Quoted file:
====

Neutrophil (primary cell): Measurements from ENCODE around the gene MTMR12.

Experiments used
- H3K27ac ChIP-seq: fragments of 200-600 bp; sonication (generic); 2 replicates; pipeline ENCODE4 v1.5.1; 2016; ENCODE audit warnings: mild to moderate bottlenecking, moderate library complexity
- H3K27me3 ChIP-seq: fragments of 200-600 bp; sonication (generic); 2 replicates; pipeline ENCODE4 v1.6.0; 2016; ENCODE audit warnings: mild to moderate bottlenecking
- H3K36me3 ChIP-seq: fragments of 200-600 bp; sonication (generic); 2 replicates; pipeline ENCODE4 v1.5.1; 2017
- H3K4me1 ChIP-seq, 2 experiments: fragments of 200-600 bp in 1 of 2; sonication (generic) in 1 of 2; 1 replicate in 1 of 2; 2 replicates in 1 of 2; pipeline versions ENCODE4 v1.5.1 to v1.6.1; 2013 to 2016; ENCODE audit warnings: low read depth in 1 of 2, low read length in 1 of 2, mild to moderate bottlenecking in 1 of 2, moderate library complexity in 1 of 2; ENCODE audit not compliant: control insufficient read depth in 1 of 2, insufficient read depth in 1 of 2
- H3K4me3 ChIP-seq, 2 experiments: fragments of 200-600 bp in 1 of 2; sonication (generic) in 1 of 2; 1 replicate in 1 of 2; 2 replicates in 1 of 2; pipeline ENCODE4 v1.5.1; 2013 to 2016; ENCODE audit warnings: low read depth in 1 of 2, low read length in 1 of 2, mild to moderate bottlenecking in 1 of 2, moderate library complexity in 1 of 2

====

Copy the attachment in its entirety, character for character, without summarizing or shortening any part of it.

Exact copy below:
Neutrophil (primary cell): Measurements from ENCODE around the gene MTMR12.

Experiments used
- H3K27ac ChIP-seq: fragments of 200-600 bp; sonication (generic); 2 replicates; pipeline ENCODE4 v1.5.1; 2016; ENCODE audit warnings: mild to moderate bottlenecking, moderate library complexity
- H3K27me3 ChIP-seq: fragments of 200-600 bp; sonication (generic); 2 replicates; pipeline ENCODE4 v1.6.0; 2016; ENCODE audit warnings: mild to moderate bottlenecking
- H3K36me3 ChIP-seq: fragments of 200-600 bp; sonication (generic); 2 replicates; pipeline ENCODE4 v1.5.1; 2017
- H3K4me1 ChIP-seq, 2 experiments: fragments of 200-600 bp in 1 of 2; sonication (generic) in 1 of 2; 1 replicate in 1 of 2; 2 replicates in 1 of 2; pipeline versions ENCODE4 v1.5.1 to v1.6.1; 2013 to 2016; ENCODE audit warnings: low read depth in 1 of 2, low read length in 1 of 2, mild to moderate bottlenecking in 1 of 2, moderate library complexity in 1 of 2; ENCODE audit not compliant: control insufficient read depth in 1 of 2, insufficient read depth in 1 of 2
- H3K4me3 ChIP-seq, 2 experiments: fragments of 200-600 bp in 1 of 2; sonication (generic) in 1 of 2; 1 replicate in 1 of 2; 2 replicates in 1 of 2; pipeline ENCODE4 v1.5.1; 2013 to 2016; ENCODE audit warnings: low read depth in 1 of 2, low read length in 1 of 2, mild to moderate bottlenecking in 1 of 2, moderate library complexity in 1 of 2